$ sudo fastboot devices

Bootloader

Besides, you also need the bootloader packages from here, it will be named something like advantech_bootloader_emmc_linux-<version>.zip.

Unzip the file and run the flashall script to update bootloader.

Flash into eMMC

At the end of any successful build you will end up with the following artifacts.

  • ${RPB-IMAGES}-${MACHINE}.ext4.gz and
  • boot-${MACHINE}.img

If your ${RPB-IMAGES} is rpb-desktop-image and ${MACHINE} is rsb-4760, the images will be rpb-desktop-image-rsb-4760.ext4.gz and boot-rsb-4760.img respectively.

You can use fastboot to flash them as well.

$ fastboot flash boot boot-${MACHINE}.img

Because fastboot supports sparse image, you have to transform the rootfs image before flashing.

$ gunzip ${RPB-IMAGES}-${MACHINE}.ext4.gz
$ ext2simg -v ${RPB-IMAGES}-${MACHINE}.ext4 ${RPB-IMAGES}-${MACHINE}.img
$ fastboot flash rootfs ${RPB-IMAGES}-${MACHINE}.img

Installation SDCard

1. Download specific sd_install.img.gz into SD card, e.g. 4760LIV1100_sd_install.img.gz or 4760DIV1060_2017-07-21_sd_installer.img.gz

2. Boot from installation SD card, and Click "Install"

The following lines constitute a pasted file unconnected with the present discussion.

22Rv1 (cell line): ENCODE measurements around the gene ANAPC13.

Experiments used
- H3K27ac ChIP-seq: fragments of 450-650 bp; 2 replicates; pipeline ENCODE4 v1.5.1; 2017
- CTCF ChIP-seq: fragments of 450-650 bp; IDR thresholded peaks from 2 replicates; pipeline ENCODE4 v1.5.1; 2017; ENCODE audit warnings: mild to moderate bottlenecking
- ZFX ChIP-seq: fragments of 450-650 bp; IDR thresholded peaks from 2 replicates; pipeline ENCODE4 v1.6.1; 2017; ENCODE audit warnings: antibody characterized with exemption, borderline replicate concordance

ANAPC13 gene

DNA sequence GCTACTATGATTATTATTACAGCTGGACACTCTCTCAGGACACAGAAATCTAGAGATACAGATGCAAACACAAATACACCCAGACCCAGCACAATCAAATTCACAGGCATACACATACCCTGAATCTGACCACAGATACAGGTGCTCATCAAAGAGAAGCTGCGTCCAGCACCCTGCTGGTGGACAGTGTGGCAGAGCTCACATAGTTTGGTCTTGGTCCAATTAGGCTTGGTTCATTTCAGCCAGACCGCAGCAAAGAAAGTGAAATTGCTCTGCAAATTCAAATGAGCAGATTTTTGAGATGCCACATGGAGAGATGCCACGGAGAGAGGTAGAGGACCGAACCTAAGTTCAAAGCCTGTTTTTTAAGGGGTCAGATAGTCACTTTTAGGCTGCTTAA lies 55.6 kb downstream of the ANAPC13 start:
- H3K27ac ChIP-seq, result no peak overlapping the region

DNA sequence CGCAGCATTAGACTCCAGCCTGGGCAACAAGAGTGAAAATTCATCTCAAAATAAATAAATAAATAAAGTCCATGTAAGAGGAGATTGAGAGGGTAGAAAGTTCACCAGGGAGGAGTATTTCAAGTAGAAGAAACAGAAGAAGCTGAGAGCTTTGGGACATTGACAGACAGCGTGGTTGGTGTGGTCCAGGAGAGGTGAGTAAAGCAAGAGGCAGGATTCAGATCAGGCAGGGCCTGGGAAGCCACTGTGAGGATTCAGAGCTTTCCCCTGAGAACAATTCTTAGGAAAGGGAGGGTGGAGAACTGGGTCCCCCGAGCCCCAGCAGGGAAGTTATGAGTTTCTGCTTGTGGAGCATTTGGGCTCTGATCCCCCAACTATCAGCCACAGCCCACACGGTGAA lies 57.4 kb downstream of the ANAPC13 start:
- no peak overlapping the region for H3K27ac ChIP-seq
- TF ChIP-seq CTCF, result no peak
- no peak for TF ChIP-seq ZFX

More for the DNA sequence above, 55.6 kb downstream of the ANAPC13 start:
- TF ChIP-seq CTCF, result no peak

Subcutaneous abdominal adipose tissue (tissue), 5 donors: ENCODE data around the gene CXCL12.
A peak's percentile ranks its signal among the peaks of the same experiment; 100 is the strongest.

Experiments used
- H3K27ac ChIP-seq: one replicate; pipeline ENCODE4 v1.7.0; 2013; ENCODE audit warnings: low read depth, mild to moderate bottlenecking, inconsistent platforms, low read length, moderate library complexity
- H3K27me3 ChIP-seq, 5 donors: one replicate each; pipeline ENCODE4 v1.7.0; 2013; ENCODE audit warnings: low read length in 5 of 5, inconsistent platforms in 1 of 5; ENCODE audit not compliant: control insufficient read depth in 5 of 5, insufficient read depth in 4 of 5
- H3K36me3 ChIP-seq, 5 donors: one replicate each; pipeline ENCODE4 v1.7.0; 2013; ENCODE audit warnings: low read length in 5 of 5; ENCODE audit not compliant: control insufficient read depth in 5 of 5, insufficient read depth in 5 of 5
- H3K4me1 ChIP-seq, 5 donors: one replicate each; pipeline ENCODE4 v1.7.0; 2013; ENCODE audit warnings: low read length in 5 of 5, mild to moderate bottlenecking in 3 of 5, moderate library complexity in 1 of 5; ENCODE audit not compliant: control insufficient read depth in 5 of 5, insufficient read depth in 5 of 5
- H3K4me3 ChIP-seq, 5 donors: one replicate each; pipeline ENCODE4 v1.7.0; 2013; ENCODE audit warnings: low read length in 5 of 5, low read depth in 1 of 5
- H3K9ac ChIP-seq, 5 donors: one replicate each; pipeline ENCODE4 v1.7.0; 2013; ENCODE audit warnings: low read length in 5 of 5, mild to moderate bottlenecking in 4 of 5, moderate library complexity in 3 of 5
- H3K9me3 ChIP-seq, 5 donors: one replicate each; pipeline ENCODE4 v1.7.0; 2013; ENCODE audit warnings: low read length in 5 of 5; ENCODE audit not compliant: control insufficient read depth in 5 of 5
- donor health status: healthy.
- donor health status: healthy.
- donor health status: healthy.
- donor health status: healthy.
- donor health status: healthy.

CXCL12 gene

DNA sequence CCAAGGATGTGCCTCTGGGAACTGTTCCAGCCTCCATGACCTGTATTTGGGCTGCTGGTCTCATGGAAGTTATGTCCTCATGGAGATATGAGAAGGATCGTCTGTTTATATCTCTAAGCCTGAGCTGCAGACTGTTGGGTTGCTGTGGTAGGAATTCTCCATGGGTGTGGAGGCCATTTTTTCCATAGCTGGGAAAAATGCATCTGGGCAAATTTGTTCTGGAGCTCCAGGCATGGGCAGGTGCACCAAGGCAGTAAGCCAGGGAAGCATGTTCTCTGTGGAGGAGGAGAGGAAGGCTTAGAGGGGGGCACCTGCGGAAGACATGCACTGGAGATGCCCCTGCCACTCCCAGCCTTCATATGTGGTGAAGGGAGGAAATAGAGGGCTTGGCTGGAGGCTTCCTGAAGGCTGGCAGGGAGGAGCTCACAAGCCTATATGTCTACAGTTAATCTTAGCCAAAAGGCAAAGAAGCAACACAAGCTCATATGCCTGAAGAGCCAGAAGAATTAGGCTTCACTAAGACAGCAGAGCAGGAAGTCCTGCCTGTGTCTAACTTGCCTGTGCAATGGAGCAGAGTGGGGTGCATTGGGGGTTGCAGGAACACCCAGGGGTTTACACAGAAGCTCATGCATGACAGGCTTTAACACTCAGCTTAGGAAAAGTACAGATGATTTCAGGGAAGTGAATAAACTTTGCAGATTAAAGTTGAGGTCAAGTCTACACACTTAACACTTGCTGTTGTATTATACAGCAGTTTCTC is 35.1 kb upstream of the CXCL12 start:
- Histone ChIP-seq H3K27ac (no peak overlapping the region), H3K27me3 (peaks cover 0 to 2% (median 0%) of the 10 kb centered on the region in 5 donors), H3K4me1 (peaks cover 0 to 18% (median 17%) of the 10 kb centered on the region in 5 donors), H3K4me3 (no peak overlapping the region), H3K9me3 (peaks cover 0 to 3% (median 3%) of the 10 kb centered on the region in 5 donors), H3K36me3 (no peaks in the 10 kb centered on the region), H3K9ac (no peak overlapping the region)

Debian installation 

RTENOTITLE

Yocto installation 


Install_1

3. Select "Yes" to flash all partitions

Install_2

4. Waiting for process finished

Install_3

5. Finish and Reboot

Install_4

Customization

Set Up SDK

Create Debian Images

In this section, we will show you how to generate a Debian image based on the same Yocto kernel.

Customize the kernel source code

In Yocto BSP, you can build kernel easily. To learn how to build kernel, you can refer to oe-rpb-manifest.

Then, we need three output files in your build artifacts.

  • Kernel image (Image-MACHINE.bin)
  • DTS image (dt-Image-MACHINE.img)
  • Modules (modules-MACHINE.tgz)

Now you need to create a valid boot image with your own kernel build.

On your host PC, we need to install the following tools:

$ git clone git://codeaurora.org/quic/kernel/skales

To create the boot image, you also need a ramdisk image, and you can get one from the 96Boards release:

$ wget https://builds.96boards.org/snapshots/dragonboard410c/linaro/debian/227/initrd.img-4.9.21-linaro-lt-qcom